This article is part of the FERMA/AIRMIC joint Brexit Newsletter which is designed to give risk professionals unique insight into Brexit related risks and mitigation strategies. 

The majority of UK businesses are failing to plan for Brexit workforce challenges, according to research from the chartered institute of personnel and development (CIPD). Ben Willmott, head of public policy at CIPD, offers advice to British businesses.

Amidst the lingering confusion over what impact Brexit will have on UK employers, one area where there does appear to be some certainty is around restrictions on EU migration and the end of freedom of movement. The UK government published its White Paper on immigration reform just before Christmas, which suggests that it will be significantly more difficult for employers to access both skilled and unskilled EU workers after we leave the EU.

The proposals, which are subject to consultation, include no overall cap on skilled workers. However, there are plans to engage with employers on the appropriate salary threshold for skilled and intermediate skilled workers. Low-skilled workers, meanwhile, would only be able to apply for a short-term visa. 

Just the act of ending freedom of movement and introducing a work visa system for EU nationals, however flexible that system is, will put a sharp brake on EU immigration simply as a result of the additional cost and bureaucracy the system will place on employers and individual.

Health, social care, hospitality and construction sectors are most likely to be affected by these proposals.

Workforce planning

Consequently a key area for action for UK employers is ensuring they will continue to have the necessary skills and labour to continue delivering on business objectives, against both expected and unexpected changes. Workforce planning, specifically in the Brexit context, will therefore be a business imperative. However, CIPD research suggests only a minority of employers are taking action in this area.

A fundamental starting point for organisations is understanding the make-up of their workforces, including how many EU nationals they employ, the average length of service of employees, their skills, location and age to retirement.

This will give a clearer picture on the reliance on EU migrants and also other risks around workforce retention and current and future skills requirements. A next step would be to do some scenario planning to consider how the organisation would cope if there was a significant reduction in its ability to recruit and retain EU nationals and how identified risks and challenges could be mitigated.

Broadening recruitment

An important area for UK employers to consider will be to improve how they attract and recruit candidates, for example by increasing the use of social media to reach a wider more diverse audience of potential job seekers, or targeting particular groups such as older people, or parents looking to return to employment after having children.

Organisations should also ensure there are no unnecessary barriers when recruiting staff, such as requiring candidates to have a degree when the job does not require this.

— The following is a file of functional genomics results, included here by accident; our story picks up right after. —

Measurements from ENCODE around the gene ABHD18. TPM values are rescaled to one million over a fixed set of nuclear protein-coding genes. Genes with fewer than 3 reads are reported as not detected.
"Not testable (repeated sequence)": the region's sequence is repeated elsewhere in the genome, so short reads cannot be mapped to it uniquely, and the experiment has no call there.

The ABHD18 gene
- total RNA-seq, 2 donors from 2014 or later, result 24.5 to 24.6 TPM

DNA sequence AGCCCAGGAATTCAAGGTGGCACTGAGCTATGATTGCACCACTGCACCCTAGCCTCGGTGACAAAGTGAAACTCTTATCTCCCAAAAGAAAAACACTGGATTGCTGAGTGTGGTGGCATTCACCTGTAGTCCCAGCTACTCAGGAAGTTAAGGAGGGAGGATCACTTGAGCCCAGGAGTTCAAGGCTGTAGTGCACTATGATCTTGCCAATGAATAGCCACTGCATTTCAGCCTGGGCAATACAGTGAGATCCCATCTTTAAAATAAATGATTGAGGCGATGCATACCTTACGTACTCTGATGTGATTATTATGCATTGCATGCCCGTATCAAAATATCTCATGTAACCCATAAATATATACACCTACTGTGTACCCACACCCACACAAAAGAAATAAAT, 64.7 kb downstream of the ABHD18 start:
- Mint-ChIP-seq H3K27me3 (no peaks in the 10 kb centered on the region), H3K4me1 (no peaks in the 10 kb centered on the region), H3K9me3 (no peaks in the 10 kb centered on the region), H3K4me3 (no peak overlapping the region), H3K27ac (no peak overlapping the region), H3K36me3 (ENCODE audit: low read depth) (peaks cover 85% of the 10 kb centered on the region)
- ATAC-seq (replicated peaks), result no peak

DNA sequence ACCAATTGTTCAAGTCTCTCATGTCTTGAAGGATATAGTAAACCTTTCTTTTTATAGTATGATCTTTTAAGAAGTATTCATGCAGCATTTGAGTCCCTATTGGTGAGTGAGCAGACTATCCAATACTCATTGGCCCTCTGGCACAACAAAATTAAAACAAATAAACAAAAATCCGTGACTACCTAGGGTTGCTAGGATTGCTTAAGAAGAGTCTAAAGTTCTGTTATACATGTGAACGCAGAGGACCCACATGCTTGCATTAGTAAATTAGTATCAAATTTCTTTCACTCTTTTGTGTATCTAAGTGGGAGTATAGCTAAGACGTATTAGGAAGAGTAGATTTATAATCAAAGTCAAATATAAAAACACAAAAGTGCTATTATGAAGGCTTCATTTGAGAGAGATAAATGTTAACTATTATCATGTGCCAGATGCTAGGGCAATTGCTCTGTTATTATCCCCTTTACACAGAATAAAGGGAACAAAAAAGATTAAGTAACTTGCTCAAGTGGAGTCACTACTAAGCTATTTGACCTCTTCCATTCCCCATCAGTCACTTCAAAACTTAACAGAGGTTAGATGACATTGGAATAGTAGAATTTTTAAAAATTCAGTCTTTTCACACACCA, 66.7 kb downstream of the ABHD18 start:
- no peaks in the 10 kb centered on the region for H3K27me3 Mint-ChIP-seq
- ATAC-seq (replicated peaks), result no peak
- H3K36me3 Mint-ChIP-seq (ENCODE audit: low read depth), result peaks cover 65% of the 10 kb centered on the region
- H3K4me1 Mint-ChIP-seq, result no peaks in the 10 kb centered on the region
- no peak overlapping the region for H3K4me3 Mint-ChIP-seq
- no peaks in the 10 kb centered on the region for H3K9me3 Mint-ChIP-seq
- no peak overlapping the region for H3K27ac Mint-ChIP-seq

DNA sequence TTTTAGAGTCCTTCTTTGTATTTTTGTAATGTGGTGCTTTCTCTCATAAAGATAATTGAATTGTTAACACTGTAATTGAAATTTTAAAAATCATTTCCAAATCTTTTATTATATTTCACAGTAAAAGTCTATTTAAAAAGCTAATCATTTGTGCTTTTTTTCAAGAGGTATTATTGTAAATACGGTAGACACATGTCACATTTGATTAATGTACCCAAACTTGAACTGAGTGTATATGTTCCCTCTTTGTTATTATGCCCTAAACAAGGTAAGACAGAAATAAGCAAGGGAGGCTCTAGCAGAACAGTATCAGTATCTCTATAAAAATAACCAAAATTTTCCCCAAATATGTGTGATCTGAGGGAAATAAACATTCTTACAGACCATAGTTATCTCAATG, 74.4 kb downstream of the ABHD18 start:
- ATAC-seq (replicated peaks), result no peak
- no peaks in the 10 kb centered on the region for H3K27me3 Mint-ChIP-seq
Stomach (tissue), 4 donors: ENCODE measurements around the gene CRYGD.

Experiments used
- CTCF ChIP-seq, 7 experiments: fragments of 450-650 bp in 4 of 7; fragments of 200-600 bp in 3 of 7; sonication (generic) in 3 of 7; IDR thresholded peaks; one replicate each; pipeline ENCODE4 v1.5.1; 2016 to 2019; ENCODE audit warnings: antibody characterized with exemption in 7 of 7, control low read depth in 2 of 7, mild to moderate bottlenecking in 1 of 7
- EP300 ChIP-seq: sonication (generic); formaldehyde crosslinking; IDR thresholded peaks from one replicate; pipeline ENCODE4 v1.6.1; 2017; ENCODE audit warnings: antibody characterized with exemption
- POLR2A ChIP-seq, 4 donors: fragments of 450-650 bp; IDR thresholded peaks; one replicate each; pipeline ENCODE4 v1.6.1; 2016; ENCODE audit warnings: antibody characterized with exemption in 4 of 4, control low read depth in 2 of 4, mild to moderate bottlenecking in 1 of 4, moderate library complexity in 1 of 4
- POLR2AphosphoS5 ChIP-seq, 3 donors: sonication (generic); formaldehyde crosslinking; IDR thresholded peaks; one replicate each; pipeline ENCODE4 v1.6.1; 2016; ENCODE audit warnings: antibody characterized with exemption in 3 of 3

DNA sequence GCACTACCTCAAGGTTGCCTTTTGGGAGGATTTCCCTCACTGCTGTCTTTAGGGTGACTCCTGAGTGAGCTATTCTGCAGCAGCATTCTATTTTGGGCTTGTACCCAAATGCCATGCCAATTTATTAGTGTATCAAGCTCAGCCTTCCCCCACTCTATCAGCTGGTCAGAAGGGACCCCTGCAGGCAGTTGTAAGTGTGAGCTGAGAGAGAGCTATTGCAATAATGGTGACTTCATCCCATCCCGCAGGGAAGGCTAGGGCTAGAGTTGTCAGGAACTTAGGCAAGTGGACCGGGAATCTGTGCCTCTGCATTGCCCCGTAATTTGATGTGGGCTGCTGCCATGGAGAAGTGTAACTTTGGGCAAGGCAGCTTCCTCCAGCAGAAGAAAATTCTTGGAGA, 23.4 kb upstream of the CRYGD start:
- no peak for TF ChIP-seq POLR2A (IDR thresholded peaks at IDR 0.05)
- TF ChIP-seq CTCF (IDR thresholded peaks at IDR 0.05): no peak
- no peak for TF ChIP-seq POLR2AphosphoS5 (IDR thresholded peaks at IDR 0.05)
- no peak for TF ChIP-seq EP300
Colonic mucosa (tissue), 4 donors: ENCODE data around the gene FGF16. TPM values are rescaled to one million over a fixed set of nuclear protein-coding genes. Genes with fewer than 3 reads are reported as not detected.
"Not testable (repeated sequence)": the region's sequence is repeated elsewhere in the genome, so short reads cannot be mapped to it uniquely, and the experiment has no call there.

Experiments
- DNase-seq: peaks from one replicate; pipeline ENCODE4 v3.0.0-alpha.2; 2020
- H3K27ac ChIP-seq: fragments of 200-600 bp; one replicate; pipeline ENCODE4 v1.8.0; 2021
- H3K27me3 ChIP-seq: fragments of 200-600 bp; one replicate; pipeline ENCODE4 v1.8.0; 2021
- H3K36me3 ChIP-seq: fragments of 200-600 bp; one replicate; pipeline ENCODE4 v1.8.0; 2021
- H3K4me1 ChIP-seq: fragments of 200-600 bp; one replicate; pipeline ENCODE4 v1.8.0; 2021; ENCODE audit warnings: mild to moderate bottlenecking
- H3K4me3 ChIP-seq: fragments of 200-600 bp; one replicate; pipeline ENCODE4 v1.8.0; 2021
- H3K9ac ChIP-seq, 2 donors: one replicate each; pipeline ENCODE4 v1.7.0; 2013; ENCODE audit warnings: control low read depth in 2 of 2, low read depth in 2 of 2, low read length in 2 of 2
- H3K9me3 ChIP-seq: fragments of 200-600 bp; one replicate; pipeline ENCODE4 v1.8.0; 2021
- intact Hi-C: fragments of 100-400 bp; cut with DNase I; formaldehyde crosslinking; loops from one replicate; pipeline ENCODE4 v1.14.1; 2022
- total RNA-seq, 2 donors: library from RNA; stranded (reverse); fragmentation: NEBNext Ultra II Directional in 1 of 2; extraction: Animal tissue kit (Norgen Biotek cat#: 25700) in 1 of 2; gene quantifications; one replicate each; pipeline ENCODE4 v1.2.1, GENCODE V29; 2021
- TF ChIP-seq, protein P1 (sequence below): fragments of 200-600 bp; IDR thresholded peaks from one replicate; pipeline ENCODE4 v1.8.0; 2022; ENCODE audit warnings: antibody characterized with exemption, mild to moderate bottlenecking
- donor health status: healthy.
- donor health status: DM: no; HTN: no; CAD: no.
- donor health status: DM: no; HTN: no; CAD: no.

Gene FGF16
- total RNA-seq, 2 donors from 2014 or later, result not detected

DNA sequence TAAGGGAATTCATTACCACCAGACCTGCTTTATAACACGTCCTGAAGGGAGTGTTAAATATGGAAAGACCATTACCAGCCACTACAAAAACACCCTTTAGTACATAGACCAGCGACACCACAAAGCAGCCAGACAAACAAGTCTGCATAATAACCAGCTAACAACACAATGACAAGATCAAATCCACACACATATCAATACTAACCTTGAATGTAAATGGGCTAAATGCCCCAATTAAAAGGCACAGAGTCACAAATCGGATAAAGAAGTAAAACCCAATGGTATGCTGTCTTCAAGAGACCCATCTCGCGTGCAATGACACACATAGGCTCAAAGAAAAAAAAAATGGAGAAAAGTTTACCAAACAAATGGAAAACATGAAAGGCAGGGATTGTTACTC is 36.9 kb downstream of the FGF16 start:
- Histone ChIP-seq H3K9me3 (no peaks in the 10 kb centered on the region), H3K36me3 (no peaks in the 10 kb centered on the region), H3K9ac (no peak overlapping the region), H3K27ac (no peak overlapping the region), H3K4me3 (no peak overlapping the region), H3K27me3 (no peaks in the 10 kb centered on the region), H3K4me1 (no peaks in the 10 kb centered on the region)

Improving workforce flexibility

UK businesses should also consider their use of contingent workers such as self-employed contractors or temporary workers to deal with fluctuating demand for goods or services. However, in doing this employers must ensure they are very clear on the employment status of such atypical workers and the employment rights they are eligible for.

Another approach to achieving workforce flexibility is to increase opportunities for employees to benefit from flexible working opportunities such as working from home, flexitime, job sharing and compressed hours working. Flexible working is also crucial to retaining employees, particularly those with caring responsibilities, older workers and people with health conditions.

Boosting retention

In addition, UK employers should review how they upskill existing staff, through apprenticeships and other forms of on-and-off the job training and development. Training and career development is essential as a means of addressing skills gaps in the organisation and is also necessary to encourage people to stay with the organisation for the long term. 

Investing in improving the quality of people management by line managers and supervisors is also at the heart of retaining staff, as it is how people are managed on a day-to-day basis that will decide their level of motivation and commitment to the organisation.

There is no doubt that Brexit could present a significant risk to many organisations but if British employers use it as an opportunity to take a step back and improve how they recruit, manage and develop their workforce it may also provide an opportunity.

Read related articles from the FERMA-Airmic Brexit newsletter:

Ensuring Continuity Post Brexit: An interview with Ipsen’s Anne Piot d’Abzac

Brexit and GDPR: Explained by Koan Law

Failure to prepare for Brexit leaves UK company directors legally exposed

“The London Market is well-prepared for a no deal scenario” – IUA

The implications of a no deal Brexit for EU27 SMEs


Access all the other articles from the FERMA-AIRMIC Brexit Newsletter